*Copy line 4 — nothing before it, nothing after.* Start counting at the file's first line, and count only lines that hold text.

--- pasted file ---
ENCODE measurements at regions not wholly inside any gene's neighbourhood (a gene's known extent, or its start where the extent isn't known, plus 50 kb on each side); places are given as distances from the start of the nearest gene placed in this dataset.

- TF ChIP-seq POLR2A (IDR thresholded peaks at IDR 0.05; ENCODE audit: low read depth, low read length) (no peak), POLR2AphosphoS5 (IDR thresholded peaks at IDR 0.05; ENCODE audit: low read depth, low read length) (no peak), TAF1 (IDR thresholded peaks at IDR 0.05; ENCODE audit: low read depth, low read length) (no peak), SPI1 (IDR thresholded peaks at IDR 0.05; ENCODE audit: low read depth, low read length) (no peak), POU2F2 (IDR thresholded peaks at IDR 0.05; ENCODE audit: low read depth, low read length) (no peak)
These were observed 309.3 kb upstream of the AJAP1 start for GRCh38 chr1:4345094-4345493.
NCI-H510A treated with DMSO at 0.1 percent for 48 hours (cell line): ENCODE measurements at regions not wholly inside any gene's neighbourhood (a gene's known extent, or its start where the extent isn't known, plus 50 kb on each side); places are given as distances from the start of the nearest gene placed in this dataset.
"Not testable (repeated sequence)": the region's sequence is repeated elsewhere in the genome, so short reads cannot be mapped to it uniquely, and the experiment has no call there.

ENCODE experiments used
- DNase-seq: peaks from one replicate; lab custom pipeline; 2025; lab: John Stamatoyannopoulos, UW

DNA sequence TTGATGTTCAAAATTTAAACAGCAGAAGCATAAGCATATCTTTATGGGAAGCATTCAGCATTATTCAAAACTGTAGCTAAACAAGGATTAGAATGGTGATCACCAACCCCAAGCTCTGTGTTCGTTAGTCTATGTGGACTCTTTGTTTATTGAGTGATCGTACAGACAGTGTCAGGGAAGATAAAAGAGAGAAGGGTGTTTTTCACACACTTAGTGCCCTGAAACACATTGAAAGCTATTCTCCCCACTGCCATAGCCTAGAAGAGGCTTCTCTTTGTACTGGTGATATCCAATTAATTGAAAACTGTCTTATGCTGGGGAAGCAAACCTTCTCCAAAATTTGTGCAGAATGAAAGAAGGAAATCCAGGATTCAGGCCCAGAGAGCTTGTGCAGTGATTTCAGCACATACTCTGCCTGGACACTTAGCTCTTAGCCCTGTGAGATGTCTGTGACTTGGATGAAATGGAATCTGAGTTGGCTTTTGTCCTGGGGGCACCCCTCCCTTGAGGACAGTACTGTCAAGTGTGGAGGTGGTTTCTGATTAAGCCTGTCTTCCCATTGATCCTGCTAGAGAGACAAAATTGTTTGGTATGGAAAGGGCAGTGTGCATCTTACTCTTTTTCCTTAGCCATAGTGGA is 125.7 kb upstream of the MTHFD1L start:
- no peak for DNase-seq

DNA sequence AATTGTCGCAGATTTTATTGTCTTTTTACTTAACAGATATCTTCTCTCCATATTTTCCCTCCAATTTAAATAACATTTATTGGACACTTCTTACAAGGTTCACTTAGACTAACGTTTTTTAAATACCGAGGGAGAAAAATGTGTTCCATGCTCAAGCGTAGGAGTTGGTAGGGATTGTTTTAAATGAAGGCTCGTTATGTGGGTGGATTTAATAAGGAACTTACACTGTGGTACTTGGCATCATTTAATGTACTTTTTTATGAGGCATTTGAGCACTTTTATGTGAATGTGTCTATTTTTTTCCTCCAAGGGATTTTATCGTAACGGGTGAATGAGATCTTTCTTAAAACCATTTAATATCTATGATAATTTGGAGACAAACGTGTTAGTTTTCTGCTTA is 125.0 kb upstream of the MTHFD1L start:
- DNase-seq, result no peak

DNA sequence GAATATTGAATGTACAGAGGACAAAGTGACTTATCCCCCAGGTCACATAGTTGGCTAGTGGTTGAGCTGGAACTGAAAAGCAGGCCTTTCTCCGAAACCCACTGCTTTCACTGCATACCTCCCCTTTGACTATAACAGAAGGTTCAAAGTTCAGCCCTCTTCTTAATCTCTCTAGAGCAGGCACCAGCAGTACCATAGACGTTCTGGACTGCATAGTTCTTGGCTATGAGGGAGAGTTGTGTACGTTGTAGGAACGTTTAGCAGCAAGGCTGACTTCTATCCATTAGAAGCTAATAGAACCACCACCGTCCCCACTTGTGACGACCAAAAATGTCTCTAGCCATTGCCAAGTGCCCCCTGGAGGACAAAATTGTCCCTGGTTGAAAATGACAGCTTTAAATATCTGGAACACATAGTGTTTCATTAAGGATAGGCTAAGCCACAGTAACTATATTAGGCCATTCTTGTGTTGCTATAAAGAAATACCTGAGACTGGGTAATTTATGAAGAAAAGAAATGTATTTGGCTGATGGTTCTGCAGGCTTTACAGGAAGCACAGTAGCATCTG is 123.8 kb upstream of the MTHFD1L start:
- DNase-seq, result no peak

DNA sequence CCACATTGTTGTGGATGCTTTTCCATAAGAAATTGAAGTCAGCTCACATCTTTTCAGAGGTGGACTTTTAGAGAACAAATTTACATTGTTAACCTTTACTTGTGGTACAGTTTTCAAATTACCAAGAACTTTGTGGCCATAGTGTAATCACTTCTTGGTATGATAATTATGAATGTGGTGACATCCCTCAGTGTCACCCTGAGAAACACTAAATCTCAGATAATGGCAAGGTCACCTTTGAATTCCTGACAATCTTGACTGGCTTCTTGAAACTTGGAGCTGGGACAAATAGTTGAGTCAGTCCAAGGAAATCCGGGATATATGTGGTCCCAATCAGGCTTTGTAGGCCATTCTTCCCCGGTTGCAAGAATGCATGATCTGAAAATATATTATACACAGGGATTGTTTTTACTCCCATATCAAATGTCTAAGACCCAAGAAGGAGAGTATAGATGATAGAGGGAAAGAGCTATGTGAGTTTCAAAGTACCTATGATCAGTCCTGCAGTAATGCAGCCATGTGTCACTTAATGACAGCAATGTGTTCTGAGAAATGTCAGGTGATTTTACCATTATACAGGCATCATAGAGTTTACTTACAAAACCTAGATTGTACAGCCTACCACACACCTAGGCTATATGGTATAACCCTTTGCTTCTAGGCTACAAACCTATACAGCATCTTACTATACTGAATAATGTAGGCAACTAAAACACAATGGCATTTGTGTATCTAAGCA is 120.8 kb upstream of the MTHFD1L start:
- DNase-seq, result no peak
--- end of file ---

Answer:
NCI-H510A treated with DMSO at 0.1 percent for 48 hours (cell line): ENCODE measurements at regions not wholly inside any gene's neighbourhood (a gene's known extent, or its start where the extent isn't known, plus 50 kb on each side); places are given as distances from the start of the nearest gene placed in this dataset.